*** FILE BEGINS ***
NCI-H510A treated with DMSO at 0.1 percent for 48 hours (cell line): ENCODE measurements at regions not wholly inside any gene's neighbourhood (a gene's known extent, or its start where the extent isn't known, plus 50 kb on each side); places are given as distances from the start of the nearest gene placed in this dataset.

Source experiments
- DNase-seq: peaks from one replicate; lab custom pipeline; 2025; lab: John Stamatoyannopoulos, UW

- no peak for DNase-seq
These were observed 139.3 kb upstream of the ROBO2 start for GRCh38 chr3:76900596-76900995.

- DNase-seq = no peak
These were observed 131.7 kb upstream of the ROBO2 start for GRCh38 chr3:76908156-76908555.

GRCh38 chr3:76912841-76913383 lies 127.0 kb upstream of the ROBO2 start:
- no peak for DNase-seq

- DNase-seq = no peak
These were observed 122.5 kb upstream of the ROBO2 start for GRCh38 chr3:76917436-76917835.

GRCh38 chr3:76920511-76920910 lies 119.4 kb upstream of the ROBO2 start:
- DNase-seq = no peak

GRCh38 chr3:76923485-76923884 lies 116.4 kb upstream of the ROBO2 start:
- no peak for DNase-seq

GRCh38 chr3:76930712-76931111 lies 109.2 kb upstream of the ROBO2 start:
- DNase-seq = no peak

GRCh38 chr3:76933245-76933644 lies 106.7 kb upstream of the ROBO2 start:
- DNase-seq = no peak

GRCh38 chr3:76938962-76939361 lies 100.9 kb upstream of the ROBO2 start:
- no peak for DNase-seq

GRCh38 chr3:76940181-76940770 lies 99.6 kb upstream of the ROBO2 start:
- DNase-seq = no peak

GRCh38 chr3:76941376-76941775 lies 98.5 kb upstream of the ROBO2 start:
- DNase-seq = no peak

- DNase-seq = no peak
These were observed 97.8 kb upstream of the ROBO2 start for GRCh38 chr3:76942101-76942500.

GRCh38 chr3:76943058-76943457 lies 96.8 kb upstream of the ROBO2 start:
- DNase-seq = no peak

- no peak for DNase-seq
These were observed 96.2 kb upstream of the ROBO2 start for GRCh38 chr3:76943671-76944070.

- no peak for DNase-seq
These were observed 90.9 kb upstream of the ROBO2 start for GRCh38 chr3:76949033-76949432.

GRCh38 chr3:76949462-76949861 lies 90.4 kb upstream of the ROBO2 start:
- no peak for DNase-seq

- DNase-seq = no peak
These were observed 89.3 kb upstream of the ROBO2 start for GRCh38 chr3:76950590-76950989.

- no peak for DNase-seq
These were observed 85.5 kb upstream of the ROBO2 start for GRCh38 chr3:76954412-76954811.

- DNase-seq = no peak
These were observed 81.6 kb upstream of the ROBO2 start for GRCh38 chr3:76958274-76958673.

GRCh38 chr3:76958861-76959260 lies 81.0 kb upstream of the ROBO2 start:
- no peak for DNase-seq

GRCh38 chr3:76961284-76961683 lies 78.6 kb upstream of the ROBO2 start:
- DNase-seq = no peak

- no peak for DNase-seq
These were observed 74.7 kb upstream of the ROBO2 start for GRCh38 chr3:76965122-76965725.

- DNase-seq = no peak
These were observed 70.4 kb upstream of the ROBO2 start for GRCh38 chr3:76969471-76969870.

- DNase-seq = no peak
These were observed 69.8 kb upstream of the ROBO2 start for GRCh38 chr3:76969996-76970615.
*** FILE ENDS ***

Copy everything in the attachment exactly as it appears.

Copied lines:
NCI-H510A treated with DMSO at 0.1 percent for 48 hours (cell line): ENCODE measurements at regions not wholly inside any gene's neighbourhood (a gene's known extent, or its start where the extent isn't known, plus 50 kb on each side); places are given as distances from the start of the nearest gene placed in this dataset.

Source experiments
- DNase-seq: peaks from one replicate; lab custom pipeline; 2025; lab: John Stamatoyannopoulos, UW

- no peak for DNase-seq
These were observed 139.3 kb upstream of the ROBO2 start for GRCh38 chr3:76900596-76900995.

- DNase-seq = no peak
These were observed 131.7 kb upstream of the ROBO2 start for GRCh38 chr3:76908156-76908555.

GRCh38 chr3:76912841-76913383 lies 127.0 kb upstream of the ROBO2 start:
- no peak for DNase-seq

- DNase-seq = no peak
These were observed 122.5 kb upstream of the ROBO2 start for GRCh38 chr3:76917436-76917835.

GRCh38 chr3:76920511-76920910 lies 119.4 kb upstream of the ROBO2 start:
- DNase-seq = no peak

GRCh38 chr3:76923485-76923884 lies 116.4 kb upstream of the ROBO2 start:
- no peak for DNase-seq

GRCh38 chr3:76930712-76931111 lies 109.2 kb upstream of the ROBO2 start:
- DNase-seq = no peak

GRCh38 chr3:76933245-76933644 lies 106.7 kb upstream of the ROBO2 start:
- DNase-seq = no peak

GRCh38 chr3:76938962-76939361 lies 100.9 kb upstream of the ROBO2 start:
- no peak for DNase-seq

GRCh38 chr3:76940181-76940770 lies 99.6 kb upstream of the ROBO2 start:
- DNase-seq = no peak

GRCh38 chr3:76941376-76941775 lies 98.5 kb upstream of the ROBO2 start:
- DNase-seq = no peak

- DNase-seq = no peak
These were observed 97.8 kb upstream of the ROBO2 start for GRCh38 chr3:76942101-76942500.

GRCh38 chr3:76943058-76943457 lies 96.8 kb upstream of the ROBO2 start:
- DNase-seq = no peak

- no peak for DNase-seq
These were observed 96.2 kb upstream of the ROBO2 start for GRCh38 chr3:76943671-76944070.

- no peak for DNase-seq
These were observed 90.9 kb upstream of the ROBO2 start for GRCh38 chr3:76949033-76949432.

GRCh38 chr3:76949462-76949861 lies 90.4 kb upstream of the ROBO2 start:
- no peak for DNase-seq

- DNase-seq = no peak
These were observed 89.3 kb upstream of the ROBO2 start for GRCh38 chr3:76950590-76950989.

- no peak for DNase-seq
These were observed 85.5 kb upstream of the ROBO2 start for GRCh38 chr3:76954412-76954811.

- DNase-seq = no peak
These were observed 81.6 kb upstream of the ROBO2 start for GRCh38 chr3:76958274-76958673.

GRCh38 chr3:76958861-76959260 lies 81.0 kb upstream of the ROBO2 start:
- no peak for DNase-seq

GRCh38 chr3:76961284-76961683 lies 78.6 kb upstream of the ROBO2 start:
- DNase-seq = no peak

- no peak for DNase-seq
These were observed 74.7 kb upstream of the ROBO2 start for GRCh38 chr3:76965122-76965725.

- DNase-seq = no peak
These were observed 70.4 kb upstream of the ROBO2 start for GRCh38 chr3:76969471-76969870.

- DNase-seq = no peak
These were observed 69.8 kb upstream of the ROBO2 start for GRCh38 chr3:76969996-76970615.